Tens of thousands of people evacuated low-lying areas from the Carolinas to Manhattan on Friday as massive Hurricane Irene moved up the East Coast.
President Barack Obama urged people to get out of the way of the storm, which had about 65 million people in its projected path. Obama and his family then left their Martha's Vineyard vacation to return to the White House.
"All indications point to this being a historic hurricane," said Obama, who conferred with key response team officials and had a teleconference with East Coast governors Friday.
The storm was on a track that experts have feared for decades as they watched the rapid expansion of coastal resorts and housing developments in the lowlands behind them. They have worried that a storm tracking along the shore line, renewing its force over the warm Atlantic and then ripping with each rotation like a circular saw into coastal areas, could produce unprecedented devastation.
"It looks like the track of Irene is going to have a major impact along the East Coast, starting in the Carolinas all the way up through Maine," said Craig Fugate, director of the Federal Emergency Management Agency.
The storm began to bite into the Carolina coastline Friday and was expected to be over Cape Hatteras by 2 p.m. today.
By Sunday afternoon, if the current track holds, the storm will hit New York City, which was under a hurricane warning Friday evening. Plans were made to shut down the city's subway system today amid fears that it would be swamped.
The five main New York City-area airports were also scheduled to close at noon today for arriving passenger flights. Three of them, John F. Kennedy International Airport, LaGuardia International Airport and Newark Liberty International Airport, are among the busiest airports in the nation.
For the first time in memory, people were ordered to evacuate flood-prone coastal areas in Brooklyn, Queens, Staten Island and the financial district in Lower Manhattan.
By the time Irene arrives on Long Island, it will probably have top sustained winds in the 65-75 mph range, forecasters said.
If the storm stays on its current path, skyscraper windows could shatter, tree limbs would fall and debris would be tossed around. Streets in the southern tip of the city could be under a few feet of water, and police readied rescue boats but said they wouldn't go out if conditions were poor.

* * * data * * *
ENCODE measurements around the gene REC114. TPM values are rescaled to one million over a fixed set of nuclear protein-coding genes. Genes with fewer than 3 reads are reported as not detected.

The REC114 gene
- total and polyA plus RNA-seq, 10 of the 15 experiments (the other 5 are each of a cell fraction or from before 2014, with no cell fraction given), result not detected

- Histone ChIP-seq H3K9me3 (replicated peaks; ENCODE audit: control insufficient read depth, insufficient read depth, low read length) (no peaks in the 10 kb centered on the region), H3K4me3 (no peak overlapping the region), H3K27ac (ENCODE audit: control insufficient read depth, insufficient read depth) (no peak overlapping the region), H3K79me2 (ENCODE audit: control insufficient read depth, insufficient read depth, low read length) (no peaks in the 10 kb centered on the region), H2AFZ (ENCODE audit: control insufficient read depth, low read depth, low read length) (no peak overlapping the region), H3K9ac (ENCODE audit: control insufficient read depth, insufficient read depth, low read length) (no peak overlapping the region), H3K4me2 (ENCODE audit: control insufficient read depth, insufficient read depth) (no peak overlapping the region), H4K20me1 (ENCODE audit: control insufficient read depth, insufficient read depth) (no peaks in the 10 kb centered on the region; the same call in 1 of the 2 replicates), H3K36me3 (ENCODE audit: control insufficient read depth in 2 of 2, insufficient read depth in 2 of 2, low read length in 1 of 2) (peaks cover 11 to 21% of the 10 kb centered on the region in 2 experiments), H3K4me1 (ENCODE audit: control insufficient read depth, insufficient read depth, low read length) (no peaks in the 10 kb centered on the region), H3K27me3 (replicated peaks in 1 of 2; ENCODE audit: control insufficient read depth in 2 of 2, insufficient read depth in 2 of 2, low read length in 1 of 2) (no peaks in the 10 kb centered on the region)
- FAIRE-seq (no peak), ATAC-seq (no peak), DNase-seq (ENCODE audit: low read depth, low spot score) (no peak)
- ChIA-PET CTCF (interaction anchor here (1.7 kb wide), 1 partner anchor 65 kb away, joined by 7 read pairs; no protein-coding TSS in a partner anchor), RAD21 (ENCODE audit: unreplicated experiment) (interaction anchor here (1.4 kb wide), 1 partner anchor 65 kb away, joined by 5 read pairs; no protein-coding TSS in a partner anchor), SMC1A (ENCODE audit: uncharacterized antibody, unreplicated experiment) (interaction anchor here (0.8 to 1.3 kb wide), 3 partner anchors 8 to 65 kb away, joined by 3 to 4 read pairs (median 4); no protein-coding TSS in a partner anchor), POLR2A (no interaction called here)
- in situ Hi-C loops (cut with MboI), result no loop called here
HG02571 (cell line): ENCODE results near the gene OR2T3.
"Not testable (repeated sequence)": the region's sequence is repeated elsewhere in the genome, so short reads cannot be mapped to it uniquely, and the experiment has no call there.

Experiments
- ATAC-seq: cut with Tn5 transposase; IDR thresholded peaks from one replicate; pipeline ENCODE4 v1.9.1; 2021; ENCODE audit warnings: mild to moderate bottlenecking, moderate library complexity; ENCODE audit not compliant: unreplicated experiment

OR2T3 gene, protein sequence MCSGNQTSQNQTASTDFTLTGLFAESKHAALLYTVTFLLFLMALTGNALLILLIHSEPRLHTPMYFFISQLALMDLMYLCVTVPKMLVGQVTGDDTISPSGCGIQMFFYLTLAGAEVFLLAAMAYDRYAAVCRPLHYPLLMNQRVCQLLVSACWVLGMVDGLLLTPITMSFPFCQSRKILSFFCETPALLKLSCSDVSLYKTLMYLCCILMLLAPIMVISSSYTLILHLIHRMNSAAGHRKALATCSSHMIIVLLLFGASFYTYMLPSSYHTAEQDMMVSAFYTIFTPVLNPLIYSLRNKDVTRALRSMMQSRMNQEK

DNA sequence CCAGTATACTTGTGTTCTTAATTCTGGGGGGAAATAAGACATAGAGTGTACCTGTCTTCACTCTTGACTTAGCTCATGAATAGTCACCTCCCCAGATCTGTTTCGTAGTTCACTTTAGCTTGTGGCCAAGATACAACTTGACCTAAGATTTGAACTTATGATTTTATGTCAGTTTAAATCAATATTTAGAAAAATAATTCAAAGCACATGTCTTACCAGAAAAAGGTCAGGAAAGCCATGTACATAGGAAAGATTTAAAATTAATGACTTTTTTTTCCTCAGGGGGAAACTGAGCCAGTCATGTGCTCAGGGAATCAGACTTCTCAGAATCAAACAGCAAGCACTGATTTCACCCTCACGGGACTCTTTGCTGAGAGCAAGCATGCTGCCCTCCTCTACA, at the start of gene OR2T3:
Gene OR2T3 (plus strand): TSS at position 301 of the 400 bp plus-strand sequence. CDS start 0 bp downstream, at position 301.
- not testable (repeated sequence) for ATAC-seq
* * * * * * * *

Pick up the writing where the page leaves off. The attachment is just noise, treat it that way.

The unprecedented orders from Mayor Michael Bloomberg, which affect New Yorkers from the Bronx's most distant reaches down through Manhattan and out to the beaches of Brooklyn and Queens, dealt the congested metropolis a formidable logistical challenge that raised more questions than it resolved:
Where are all of those people in New York's flood-prone areas supposed to go? And, more pointedly, how are they going to get there — especially since many don't own a car?
Bridges and tunnels also could be closed as the storm approaches, clogging traffic in an already congested city.
Officials hoped most residents would stay with family and friends, and for the rest the city opened nearly 100 shelters with a capacity of 71,000 people.
Many people scoffed at the danger and vowed to ride it out at home.
"How can I get out of Coney Island? What am I going to do? Run with this walker?" said 82-year-old Abe Feinstein, who has lived since the early 1960s on the eighth floor of a building that overlooks the famed Coney Island boardwalk.
He said he watched Hurricane Gloria in 1985 from an apartment down the street.
"I think I have nothing to worry about," he said. "I've been through bad weather before. It's just not going to be a problem for us."
Officially, Irene was expected to make landfall today near Morehead City, on the southern end of the Outer Banks. But long before the eye crossed the coastline, the blustery winds and intermittent rains were already raking the coast. By Friday evening 50 mph winds were measured at Wrightsville Beach, N.C.
Some took to shelters.
Susan Kinchen, her daughter and 5-month-old granddaughter came to West Carteret High School with about 50 others. She said they didn't feel safe in their trailer, and the Louisiana native was reminded of how her old trailer lost its roof to Hurricane Katrina, almost six years ago to the day, on Aug. 29, 2005.
"We live in a trailer with her," said Kinchen, referring to the infant. "I'm not taking any chances."
Despite strong riptides, some people were still swimming in the ocean Friday, and lifeguards near Wrightsville Beach were kept busy with rescues.
"It's ominous and kind of humbling," said Norelle Helmer, standing near the ocean at Wrightsville Beach with her boyfriend, Dr. Jonathan Woods.
The sand pelted their faces as they watched the roiling of the dark green waves.
"This is the edge of something 600 miles wide," she said.
Information from the Washington Post, Associated Press and McClatchy Newspapers was used in this report.